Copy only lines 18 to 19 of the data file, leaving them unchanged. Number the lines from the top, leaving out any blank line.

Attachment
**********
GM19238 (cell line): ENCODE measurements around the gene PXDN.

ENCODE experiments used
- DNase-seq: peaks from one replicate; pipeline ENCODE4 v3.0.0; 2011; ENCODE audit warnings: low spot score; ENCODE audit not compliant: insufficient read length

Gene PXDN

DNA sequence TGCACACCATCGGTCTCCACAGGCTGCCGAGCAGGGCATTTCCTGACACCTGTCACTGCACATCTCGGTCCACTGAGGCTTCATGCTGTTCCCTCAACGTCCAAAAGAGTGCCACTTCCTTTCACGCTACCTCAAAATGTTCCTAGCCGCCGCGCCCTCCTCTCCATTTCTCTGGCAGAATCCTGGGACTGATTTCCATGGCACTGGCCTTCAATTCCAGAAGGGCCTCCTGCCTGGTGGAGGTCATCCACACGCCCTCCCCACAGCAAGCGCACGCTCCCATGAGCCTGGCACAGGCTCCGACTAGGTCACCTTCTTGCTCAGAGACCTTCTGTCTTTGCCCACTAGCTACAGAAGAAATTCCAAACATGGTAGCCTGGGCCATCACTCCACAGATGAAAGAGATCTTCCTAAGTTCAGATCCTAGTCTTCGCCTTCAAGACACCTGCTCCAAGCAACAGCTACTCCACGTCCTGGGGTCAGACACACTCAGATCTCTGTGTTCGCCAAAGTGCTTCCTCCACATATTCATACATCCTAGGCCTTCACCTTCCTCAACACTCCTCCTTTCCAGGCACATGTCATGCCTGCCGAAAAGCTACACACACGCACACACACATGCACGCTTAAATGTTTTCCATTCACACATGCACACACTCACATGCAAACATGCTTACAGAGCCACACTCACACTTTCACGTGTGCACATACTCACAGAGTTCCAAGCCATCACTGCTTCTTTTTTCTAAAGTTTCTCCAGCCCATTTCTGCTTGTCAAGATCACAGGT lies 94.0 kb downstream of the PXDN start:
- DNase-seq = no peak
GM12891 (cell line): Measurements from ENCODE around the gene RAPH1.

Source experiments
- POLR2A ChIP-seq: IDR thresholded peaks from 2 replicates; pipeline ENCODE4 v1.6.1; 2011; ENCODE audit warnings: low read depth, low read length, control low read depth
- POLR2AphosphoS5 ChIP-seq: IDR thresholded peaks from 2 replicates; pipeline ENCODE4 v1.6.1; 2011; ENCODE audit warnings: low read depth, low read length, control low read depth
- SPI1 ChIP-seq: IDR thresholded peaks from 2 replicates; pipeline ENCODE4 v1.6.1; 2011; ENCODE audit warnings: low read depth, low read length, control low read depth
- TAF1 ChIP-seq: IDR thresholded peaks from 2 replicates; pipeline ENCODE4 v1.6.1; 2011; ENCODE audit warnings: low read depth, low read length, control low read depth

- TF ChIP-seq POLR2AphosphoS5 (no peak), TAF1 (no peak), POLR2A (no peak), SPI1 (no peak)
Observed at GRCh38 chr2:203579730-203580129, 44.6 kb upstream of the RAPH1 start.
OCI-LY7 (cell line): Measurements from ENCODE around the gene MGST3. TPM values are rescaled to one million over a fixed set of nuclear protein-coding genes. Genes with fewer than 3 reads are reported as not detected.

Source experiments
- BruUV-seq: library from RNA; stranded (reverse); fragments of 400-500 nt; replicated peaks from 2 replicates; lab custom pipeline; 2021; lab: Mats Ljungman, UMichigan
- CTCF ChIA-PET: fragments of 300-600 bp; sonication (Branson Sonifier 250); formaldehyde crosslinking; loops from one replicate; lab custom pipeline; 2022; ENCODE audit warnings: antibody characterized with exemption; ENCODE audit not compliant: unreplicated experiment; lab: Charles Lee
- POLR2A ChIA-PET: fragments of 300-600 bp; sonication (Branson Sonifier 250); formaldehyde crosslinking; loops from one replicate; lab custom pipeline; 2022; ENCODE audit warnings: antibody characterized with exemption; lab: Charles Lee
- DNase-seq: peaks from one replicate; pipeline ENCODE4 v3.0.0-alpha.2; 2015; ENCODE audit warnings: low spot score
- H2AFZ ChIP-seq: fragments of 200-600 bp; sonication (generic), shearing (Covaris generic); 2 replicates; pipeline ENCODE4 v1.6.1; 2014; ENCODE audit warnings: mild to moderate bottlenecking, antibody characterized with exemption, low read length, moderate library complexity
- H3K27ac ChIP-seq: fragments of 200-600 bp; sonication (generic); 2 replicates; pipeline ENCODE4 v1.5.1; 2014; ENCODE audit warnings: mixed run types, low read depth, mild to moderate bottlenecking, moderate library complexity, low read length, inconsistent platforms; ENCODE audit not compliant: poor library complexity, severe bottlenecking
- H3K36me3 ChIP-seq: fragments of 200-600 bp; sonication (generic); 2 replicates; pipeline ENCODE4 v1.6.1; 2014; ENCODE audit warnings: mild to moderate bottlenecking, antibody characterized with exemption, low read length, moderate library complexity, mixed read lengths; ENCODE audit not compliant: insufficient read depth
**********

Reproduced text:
- CTCF ChIA-PET: fragments of 300-600 bp; sonication (Branson Sonifier 250); formaldehyde crosslinking; loops from one replicate; lab custom pipeline; 2022; ENCODE audit warnings: antibody characterized with exemption; ENCODE audit not compliant: unreplicated experiment; lab: Charles Lee
- POLR2A ChIA-PET: fragments of 300-600 bp; sonication (Branson Sonifier 250); formaldehyde crosslinking; loops from one replicate; lab custom pipeline; 2022; ENCODE audit warnings: antibody characterized with exemption; lab: Charles Lee